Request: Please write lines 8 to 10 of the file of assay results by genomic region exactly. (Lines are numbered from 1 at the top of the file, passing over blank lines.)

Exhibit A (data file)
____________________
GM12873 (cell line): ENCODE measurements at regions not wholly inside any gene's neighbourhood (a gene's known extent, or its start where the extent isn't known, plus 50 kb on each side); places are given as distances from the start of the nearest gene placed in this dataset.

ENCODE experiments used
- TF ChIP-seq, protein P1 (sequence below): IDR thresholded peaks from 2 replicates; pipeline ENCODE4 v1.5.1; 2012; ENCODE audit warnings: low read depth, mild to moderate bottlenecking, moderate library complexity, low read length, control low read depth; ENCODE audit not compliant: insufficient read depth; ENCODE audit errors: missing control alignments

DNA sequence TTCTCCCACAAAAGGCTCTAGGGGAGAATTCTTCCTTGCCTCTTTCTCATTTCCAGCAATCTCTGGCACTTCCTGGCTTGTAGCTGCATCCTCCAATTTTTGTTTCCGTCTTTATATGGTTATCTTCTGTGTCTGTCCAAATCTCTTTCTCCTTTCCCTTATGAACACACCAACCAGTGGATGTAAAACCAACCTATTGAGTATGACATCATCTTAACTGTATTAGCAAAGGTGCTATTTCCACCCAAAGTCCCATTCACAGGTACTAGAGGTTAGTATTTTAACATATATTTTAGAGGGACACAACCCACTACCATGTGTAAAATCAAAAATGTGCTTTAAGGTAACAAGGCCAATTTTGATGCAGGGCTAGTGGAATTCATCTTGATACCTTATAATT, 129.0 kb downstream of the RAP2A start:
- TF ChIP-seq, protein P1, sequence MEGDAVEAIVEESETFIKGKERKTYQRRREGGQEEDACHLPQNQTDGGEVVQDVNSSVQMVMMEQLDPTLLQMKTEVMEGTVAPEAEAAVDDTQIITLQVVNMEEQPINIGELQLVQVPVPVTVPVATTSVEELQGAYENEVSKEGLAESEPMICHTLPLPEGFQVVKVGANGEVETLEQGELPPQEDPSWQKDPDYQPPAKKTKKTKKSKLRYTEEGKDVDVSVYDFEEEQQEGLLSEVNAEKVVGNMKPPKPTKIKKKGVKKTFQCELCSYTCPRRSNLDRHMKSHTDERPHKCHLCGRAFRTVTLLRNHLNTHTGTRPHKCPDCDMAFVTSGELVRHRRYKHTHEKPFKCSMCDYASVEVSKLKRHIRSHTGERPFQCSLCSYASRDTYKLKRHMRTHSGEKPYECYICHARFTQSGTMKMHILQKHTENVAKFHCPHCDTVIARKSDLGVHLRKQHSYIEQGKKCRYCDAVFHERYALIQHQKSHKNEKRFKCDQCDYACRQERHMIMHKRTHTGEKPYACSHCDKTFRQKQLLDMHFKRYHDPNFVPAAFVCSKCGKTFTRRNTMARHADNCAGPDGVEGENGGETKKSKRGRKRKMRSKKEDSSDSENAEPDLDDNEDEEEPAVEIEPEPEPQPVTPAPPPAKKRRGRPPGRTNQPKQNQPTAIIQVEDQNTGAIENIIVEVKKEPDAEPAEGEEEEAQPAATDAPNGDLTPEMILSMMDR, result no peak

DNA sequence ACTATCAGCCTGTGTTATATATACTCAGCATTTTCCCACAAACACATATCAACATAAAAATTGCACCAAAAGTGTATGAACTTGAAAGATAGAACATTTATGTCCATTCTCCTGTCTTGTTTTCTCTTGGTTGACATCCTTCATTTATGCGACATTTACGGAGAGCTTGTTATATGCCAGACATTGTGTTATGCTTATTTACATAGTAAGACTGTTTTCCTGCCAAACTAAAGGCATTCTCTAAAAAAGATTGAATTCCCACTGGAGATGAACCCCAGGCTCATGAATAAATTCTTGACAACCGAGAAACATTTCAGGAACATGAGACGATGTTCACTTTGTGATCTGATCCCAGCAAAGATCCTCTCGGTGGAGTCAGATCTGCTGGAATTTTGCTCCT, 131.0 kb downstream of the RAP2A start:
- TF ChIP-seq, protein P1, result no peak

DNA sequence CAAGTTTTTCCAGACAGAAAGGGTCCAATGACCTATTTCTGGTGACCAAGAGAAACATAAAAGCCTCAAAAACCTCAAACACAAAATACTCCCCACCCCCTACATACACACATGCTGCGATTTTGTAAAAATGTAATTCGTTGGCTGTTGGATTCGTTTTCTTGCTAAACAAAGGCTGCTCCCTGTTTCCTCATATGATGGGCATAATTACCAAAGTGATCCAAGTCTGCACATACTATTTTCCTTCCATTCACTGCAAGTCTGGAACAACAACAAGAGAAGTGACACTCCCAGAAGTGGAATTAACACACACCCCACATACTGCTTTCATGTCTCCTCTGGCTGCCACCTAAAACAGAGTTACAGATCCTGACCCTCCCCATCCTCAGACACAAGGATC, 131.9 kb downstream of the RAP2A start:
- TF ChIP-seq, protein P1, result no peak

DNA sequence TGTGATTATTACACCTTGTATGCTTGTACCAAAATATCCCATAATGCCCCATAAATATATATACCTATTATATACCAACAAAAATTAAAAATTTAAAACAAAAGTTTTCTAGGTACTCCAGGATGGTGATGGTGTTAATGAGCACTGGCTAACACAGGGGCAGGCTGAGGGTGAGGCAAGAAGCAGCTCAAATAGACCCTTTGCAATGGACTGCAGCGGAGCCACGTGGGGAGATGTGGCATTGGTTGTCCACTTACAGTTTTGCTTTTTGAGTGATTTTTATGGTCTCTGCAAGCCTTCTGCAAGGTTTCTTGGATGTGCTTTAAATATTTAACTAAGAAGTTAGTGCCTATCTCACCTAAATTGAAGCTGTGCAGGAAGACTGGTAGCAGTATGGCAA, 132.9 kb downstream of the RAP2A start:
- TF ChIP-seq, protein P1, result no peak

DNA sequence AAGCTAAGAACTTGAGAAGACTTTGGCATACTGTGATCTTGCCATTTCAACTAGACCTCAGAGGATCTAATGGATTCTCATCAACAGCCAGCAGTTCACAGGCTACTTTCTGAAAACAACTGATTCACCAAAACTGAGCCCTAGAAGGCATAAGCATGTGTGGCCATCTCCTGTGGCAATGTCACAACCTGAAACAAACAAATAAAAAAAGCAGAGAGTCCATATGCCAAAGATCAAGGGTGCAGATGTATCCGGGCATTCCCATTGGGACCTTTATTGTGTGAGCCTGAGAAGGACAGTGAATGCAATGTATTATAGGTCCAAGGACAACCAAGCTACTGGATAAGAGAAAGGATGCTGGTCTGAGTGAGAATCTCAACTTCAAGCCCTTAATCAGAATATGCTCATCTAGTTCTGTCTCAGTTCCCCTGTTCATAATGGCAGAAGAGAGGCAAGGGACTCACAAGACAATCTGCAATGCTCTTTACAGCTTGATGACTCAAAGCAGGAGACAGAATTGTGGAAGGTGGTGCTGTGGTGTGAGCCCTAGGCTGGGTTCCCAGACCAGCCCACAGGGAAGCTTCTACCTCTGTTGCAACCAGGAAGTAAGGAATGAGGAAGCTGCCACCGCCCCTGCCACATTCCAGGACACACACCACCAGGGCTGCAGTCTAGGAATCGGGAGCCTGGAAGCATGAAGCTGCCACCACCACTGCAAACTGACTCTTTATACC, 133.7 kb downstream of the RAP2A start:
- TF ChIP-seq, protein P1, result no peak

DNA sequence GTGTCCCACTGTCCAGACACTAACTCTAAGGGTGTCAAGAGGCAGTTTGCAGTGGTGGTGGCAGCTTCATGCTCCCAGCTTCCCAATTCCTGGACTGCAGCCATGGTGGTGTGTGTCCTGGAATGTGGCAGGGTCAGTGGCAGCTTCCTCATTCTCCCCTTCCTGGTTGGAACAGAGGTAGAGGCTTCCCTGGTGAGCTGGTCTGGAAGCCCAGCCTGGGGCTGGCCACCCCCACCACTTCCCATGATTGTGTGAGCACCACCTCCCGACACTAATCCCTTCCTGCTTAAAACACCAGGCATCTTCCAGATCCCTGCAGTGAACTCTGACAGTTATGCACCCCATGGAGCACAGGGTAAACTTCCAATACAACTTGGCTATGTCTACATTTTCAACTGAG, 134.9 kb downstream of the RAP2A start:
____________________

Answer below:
DNA sequence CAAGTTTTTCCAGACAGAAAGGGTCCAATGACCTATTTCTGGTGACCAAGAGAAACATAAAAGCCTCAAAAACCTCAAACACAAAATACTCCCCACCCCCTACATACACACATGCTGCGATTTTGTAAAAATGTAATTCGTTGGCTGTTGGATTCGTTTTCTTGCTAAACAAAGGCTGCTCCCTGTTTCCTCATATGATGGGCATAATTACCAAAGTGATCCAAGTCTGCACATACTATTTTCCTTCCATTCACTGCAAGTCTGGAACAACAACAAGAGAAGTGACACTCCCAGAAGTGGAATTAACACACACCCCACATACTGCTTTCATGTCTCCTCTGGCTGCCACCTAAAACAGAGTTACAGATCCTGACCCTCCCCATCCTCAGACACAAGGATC, 131.9 kb downstream of the RAP2A start:
- TF ChIP-seq, protein P1, result no peak

DNA sequence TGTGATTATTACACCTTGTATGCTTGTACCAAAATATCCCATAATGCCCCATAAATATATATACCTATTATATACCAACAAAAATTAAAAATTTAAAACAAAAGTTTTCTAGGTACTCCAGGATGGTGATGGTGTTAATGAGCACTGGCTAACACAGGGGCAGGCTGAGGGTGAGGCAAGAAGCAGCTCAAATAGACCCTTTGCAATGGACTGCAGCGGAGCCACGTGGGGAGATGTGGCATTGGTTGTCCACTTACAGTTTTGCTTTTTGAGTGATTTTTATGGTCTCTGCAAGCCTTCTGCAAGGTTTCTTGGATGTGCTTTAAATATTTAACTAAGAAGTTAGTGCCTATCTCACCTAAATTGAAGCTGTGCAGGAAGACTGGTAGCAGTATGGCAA, 132.9 kb downstream of the RAP2A start: